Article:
Ismael Valdes has the toughest assignment in the Dodger pitching rotation. He follows Hideo Nomo.
The Dodgers, who have lost 15 of 24 games following a Nomo victory, lost again, 1-0, to the Philadelphia Phillies on Wednesday night before a paid crowd of 29,835 at Dodger Stadium.
Dodger Manager Tom Lasorda said he can't explain the Dodgers' post-Nomo record.
"How can you answer that question," Lasorda said with a sigh.
"It doesn't matter," Valdes said when asked if it's difficult to follow Nomo.
The loss dropped the Dodgers into a first-place tie in the NL West with the Colorado Rockies, who beat the Chicago Cubs, 10-4.
Philadelphia closer Heathcliff Slocumb retired the side in order in the ninth for his 30th save, getting first baseman Eric Karros to ground out to shortstop and retiring Mike Piazza on a long fly ball to right field. Right fielder Mark Whitten made a running catch against the bullpen gate of Piazza's drive.
Delino DeShields struck out on a called third strike to end the game as the Dodgers were shut out for the 12th time this season, the highest total in the league.
The Dodgers, who have scored only two runs in their last two games, managed only three hits as the heart of the order went 0-for-11.
Center fielder Raul Mondesi was hitless in four at-bats, Karros was hitless in four at-bats with a strikeout and Piazza was hitless in three at-bats with a walk.
The Dodgers wasted a good performance by Valdes (11-10), who lost his third game in a row despite allowing only one run and three hits in eight innings.
"He pitched a hell of a ballgame, but unfortunately we weren't able to give him anything to work with," Lasorda said.
After allowing a two-out, first-inning single to first baseman Gregg Jeffries, Valdes retired the next 19 batters. Valdes, who had six strikeouts in the first six innings, struck out the side in the sixth inning.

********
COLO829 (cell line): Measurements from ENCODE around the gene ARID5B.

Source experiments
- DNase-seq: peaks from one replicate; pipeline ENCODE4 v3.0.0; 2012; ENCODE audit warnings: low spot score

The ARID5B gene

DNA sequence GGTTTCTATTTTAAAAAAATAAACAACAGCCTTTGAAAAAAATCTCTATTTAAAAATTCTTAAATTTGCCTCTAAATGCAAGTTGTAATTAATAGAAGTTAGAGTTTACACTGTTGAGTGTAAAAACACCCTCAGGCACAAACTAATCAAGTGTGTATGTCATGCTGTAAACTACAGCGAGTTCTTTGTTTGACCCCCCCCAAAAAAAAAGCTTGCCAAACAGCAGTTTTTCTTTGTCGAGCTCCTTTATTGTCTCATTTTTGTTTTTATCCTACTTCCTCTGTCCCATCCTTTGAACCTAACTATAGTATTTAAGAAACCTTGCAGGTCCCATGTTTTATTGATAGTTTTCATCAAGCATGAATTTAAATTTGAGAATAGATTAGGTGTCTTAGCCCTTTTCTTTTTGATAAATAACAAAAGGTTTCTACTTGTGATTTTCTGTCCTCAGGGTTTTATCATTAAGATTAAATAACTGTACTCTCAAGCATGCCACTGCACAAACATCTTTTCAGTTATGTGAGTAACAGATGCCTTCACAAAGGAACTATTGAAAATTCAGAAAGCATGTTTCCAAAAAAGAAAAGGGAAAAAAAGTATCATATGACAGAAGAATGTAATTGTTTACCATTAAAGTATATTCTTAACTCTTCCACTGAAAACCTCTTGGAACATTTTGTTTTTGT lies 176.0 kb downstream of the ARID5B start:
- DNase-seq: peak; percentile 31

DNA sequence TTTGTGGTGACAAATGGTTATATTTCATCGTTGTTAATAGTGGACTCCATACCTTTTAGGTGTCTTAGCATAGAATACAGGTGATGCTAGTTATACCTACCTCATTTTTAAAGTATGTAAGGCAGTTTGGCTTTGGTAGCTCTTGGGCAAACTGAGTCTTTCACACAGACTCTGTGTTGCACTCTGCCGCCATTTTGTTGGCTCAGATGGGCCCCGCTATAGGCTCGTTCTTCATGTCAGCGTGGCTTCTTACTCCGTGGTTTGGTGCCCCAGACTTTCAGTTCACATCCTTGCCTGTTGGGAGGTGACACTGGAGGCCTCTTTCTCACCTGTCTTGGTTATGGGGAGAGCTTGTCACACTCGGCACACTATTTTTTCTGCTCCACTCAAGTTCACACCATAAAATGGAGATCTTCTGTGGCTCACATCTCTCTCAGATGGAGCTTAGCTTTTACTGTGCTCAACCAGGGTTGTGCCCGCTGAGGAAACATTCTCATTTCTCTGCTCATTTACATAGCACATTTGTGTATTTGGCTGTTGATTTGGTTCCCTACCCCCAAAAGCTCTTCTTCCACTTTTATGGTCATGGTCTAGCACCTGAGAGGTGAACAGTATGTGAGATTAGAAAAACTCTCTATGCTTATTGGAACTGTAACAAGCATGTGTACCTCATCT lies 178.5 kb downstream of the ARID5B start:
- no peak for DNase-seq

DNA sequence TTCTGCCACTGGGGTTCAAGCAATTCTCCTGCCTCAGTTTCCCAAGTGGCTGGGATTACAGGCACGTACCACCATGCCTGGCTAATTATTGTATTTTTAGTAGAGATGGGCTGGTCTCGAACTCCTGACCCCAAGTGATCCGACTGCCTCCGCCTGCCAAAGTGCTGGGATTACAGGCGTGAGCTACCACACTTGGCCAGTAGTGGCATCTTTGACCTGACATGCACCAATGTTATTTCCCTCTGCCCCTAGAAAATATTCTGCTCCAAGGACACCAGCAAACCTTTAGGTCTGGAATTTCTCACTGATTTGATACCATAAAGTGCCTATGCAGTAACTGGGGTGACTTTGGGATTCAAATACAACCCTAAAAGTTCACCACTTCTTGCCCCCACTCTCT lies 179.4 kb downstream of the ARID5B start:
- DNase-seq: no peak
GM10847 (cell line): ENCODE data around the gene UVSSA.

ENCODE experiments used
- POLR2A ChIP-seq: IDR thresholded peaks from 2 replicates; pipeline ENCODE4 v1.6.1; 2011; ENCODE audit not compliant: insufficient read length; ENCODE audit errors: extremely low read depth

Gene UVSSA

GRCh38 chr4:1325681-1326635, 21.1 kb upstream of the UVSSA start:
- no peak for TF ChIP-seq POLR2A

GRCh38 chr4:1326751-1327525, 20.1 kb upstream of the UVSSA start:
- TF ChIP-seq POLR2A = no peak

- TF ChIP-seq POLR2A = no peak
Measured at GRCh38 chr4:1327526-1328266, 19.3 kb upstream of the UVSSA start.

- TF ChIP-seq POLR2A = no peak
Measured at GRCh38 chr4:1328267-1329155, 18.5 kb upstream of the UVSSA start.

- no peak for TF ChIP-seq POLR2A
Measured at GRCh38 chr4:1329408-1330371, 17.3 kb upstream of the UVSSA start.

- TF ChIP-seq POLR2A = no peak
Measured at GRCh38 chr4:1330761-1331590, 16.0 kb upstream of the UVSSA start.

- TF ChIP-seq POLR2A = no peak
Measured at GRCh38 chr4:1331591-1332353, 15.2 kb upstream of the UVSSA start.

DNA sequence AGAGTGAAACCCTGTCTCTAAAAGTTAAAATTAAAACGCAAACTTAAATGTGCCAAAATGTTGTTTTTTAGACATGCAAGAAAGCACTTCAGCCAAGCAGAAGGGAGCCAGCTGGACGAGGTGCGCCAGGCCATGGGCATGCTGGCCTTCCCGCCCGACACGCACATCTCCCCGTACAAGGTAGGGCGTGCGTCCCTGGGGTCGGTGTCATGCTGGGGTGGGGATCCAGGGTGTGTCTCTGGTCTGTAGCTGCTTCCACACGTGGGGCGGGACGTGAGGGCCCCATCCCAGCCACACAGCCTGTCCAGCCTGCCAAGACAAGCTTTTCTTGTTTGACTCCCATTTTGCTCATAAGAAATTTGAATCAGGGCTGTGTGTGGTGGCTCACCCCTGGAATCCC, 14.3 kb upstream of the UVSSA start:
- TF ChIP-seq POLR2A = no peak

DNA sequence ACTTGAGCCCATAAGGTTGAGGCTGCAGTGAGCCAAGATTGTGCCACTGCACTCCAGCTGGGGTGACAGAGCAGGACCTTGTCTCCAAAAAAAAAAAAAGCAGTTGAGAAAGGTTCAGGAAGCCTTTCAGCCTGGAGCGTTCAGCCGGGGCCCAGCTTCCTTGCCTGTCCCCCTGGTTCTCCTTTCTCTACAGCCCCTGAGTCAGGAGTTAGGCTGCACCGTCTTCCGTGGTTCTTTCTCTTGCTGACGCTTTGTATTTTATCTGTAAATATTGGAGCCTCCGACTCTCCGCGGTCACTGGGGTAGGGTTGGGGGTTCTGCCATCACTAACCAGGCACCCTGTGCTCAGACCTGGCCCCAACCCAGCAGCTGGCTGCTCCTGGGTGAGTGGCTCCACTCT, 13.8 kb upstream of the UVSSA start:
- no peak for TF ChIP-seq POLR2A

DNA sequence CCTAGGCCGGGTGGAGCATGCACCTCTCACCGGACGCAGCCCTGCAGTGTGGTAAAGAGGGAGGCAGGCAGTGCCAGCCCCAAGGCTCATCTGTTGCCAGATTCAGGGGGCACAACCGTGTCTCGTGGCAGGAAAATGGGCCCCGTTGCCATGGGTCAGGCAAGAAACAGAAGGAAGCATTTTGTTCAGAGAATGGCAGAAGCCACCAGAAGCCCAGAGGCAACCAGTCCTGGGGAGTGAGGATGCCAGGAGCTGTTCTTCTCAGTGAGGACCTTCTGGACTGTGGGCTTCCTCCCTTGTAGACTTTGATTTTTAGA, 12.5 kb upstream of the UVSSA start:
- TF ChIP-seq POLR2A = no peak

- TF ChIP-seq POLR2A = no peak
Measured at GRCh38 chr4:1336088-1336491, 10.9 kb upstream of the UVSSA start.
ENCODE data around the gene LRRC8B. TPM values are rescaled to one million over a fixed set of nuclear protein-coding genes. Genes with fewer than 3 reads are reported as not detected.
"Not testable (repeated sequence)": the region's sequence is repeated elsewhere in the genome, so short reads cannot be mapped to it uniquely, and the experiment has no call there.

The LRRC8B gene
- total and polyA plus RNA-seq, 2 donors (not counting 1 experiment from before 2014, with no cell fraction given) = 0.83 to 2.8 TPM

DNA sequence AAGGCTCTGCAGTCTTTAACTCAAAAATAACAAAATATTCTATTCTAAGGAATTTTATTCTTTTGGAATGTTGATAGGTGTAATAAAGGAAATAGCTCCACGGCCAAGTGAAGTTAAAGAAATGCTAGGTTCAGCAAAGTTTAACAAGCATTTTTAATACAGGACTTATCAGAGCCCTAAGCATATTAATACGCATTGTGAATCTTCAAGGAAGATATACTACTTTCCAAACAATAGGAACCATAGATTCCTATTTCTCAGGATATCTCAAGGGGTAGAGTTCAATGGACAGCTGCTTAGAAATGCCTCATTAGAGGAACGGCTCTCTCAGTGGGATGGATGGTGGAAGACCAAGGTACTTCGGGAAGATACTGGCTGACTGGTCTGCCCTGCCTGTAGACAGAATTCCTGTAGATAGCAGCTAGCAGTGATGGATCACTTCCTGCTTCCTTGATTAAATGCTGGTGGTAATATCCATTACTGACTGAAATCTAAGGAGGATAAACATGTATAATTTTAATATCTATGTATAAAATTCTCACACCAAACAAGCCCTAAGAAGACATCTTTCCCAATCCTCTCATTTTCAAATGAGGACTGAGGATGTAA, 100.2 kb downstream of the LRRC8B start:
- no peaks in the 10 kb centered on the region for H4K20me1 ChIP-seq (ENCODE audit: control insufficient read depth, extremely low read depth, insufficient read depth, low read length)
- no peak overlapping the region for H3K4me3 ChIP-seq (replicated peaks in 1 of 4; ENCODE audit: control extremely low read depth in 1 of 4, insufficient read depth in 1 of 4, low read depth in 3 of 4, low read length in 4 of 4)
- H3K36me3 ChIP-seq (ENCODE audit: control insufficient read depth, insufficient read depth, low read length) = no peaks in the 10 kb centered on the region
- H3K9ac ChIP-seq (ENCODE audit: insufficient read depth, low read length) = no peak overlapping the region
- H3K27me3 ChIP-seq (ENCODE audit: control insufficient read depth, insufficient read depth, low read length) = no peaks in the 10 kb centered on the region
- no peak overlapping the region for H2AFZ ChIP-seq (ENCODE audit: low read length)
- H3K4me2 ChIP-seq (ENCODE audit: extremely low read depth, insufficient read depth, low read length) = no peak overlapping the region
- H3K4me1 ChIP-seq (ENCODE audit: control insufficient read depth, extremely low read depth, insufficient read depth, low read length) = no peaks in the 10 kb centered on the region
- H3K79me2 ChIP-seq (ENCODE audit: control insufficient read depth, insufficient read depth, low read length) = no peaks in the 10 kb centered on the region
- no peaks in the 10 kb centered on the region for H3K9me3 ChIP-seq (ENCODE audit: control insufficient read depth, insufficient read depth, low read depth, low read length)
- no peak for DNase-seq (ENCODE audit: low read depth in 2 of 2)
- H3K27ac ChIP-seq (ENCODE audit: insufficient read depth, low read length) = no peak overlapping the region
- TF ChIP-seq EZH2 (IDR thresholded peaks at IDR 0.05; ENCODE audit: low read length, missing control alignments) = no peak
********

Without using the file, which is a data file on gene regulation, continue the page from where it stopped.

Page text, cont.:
"It's kind of frustrating because I'm not helping the team," Valdes said. "It was a tough loss, but what can I say?
"I think I was lucky tonight. I was just trying to hit my spots in and out and to get the corners. I just tried to make good pitches."
The Phillies got the only run in the eighth inning.
Jim Eisenreich, who had a .417 career batting average against the Dodgers before the game, led off the eighth inning with a single to left to end Valdes' streak, and Andy Van Slyke followed with a single to right. They advanced on Mike Lieberthal's sacrifice.
Kevin Elster drove in Eisenreich with a sacrifice to left field as the Phillies ended the Dodgers' three-game winning streak.
Rookie starter Mike Grace (1-1) allowed only two hits in the first seven innings before he was lifted for a pinch-hitter in the eighth, but the Dodgers had their chances.
The Dodgers blew a chance to load the bases after Dave Hansen was caught in a rundown between third and home on a single up the middle by Chad Fonville with two out in the third. Hansen gambled that Fonville's single would go through, but second baseman Mickey Morandini cut it off, trapping Hansen.
In a normal game it wouldn't matter, but it may have been the most important play of the game because of the Dodgers' inability to score.
"I knew it wasn't hit hard, but I thought it might have a chance [to go through the infield]," Hansen said. "If he a chance, I thought [Morandini] would go to first."
Mondesi and Karros nearly hit back-to-back homers off Grace in the fourth inning, but center fielder Van Slyke made an outstanding catch of Mondesi's drive against the wall in right-center and Whitten made a fine running catch at the bullpen gate of Karros' fly.
The Dodgers stranded runners at first and third in the seventh, when Hansen struck out.
Valdes, who allowed one run and three hits in eight innings, was lifted for pinch-hitter Chris Gywnn, who opened the eighth with a single to left before he was pulled for pinch-runner Roger Cedeno. But the Dodgers stranded Cedeno at second.